Invasion of the New Zealand Mudsnails
The invasive New Zealand Mudsnail (exotic snail from New Zealand) was detected locally in Malibu Creek in 2005 and has since spread to several streams in the Santa Monica Mountains. New Zealand mudsnails are tiny aquatic snails that reproduce rapidly; one snail is capable of producing a colony of 40 million snails within one year. These invasive snails outcompete the native aquatic invertebrates (e.g. worms, bugs and snails) that make up the foundation of aquatic food webs. The loss of native invertebrates reduces the food supply for native fish, frogs, toads, and salamanders. There is no easy way to eradicate New Zealand mudsnails from a stream once they have been introduced. The most effective fight against this invasive snail is through the prevention of spread.
What can you do?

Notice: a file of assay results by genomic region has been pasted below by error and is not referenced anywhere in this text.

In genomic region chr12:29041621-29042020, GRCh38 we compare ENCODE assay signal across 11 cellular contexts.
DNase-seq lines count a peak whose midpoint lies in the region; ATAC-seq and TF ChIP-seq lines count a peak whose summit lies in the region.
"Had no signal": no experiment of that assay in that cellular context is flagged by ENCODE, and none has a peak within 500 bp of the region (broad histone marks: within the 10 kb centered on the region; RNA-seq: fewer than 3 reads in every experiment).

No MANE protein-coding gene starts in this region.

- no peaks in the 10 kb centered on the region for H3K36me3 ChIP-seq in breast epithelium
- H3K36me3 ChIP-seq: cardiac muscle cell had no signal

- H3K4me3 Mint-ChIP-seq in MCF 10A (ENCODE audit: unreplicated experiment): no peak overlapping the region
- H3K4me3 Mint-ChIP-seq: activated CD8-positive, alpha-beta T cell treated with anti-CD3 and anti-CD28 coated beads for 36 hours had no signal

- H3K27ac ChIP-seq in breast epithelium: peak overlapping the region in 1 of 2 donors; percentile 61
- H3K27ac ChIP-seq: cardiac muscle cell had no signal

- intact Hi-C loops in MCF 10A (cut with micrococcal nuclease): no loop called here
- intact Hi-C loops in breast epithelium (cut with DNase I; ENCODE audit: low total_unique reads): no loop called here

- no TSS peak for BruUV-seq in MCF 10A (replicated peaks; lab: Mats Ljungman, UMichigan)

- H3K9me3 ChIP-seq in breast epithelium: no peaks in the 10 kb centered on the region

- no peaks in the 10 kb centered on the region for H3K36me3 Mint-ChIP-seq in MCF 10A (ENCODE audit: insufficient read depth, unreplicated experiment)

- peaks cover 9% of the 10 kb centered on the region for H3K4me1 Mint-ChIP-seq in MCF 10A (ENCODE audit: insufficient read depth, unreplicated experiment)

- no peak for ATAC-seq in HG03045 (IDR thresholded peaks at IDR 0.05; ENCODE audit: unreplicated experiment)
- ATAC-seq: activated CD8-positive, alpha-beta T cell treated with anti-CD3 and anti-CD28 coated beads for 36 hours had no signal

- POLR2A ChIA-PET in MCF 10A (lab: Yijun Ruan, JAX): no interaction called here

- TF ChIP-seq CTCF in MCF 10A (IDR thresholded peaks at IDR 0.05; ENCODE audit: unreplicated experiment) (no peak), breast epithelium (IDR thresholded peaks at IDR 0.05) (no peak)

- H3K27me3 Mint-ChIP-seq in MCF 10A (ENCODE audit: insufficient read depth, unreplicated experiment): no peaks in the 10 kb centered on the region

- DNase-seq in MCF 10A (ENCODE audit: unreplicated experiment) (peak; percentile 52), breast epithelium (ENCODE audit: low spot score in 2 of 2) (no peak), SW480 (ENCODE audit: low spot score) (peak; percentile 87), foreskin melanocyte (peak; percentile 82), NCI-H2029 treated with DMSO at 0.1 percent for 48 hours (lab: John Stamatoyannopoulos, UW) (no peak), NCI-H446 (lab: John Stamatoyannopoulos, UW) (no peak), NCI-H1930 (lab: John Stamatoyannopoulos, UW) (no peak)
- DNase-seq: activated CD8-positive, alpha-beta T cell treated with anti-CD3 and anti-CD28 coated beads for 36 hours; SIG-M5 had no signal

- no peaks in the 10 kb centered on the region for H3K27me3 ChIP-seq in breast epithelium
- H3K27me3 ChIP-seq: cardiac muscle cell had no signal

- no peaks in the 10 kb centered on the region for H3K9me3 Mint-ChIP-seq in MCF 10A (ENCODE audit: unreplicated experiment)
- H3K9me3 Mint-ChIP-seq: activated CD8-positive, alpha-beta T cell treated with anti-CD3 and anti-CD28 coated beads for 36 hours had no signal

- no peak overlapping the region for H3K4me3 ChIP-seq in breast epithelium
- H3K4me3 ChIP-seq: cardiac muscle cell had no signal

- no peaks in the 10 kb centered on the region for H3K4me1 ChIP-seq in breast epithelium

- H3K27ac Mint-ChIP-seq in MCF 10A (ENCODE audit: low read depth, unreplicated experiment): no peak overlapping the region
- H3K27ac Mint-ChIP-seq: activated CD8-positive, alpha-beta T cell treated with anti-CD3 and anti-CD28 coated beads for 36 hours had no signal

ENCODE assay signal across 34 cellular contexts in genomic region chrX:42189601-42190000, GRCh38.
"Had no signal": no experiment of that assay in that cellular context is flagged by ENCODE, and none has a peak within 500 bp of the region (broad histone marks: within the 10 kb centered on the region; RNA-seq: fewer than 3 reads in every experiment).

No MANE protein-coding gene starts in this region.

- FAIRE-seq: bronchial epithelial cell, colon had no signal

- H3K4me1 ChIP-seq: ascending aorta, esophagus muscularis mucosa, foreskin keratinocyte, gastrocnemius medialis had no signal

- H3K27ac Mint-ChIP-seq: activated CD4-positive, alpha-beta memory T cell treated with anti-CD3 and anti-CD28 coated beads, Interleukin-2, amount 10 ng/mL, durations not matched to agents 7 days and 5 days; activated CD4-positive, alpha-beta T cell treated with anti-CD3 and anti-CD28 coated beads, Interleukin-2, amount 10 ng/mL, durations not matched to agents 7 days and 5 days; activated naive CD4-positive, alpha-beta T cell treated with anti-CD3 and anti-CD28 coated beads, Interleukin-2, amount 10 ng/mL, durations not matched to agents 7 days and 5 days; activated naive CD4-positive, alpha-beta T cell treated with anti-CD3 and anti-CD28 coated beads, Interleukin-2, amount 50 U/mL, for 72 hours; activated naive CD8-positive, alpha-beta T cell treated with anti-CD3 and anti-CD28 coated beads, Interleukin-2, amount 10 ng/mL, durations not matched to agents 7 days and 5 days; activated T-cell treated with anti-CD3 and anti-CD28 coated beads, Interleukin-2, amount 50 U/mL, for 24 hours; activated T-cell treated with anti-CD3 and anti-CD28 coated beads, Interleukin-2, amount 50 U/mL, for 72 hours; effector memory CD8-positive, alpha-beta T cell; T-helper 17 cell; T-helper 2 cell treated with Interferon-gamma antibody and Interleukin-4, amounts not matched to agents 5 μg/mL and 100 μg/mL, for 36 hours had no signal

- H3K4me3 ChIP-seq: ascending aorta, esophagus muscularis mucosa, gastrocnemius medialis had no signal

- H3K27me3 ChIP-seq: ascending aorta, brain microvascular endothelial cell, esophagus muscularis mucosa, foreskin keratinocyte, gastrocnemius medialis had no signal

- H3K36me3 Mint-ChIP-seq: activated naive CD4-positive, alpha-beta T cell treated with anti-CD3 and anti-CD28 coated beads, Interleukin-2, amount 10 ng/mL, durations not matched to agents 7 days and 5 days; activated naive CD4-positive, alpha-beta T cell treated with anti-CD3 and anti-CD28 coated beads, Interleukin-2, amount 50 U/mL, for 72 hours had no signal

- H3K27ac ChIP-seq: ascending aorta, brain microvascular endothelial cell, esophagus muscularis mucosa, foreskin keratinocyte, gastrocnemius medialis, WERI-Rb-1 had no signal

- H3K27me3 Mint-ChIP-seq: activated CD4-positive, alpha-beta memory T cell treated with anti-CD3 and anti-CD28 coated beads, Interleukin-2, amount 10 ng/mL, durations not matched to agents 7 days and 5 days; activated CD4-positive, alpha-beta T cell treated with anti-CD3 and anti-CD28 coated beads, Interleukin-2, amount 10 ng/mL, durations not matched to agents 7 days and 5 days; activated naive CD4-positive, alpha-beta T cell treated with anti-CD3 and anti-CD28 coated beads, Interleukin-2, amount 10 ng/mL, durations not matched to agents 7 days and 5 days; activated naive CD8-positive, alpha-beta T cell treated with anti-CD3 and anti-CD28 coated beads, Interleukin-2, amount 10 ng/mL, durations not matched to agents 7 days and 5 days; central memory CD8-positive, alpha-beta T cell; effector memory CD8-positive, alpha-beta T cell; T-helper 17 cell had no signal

New Zealand mudsnails are tiny about 1/8 inch in size, they easy go unnoticed as they can hitch hike on anything; shoes, clothes, fishing equipment, bicycles, the fur of dogs and horses and they can survive outside of the water for up to 60 days in damp conditions.
- Try not to walk through streams, stay on designated trails
- If you do get wet, do not travel from one stream to another with the same shoes, clothes, bicycle, or fishing equipment
- Keep your dogs and horses out of the streams
- Treat equipment, shoes and clothes before visiting another stream. For shoes, clothes and small equipment, the best practice seems to be freezing for a minimum of 36 hours. For bicycles, brush the tires clean and make sure they are dry for a couple of days before crossing another stream or simply carry your bike over stream crossings and freeze your shoes to reduce mudsnail spread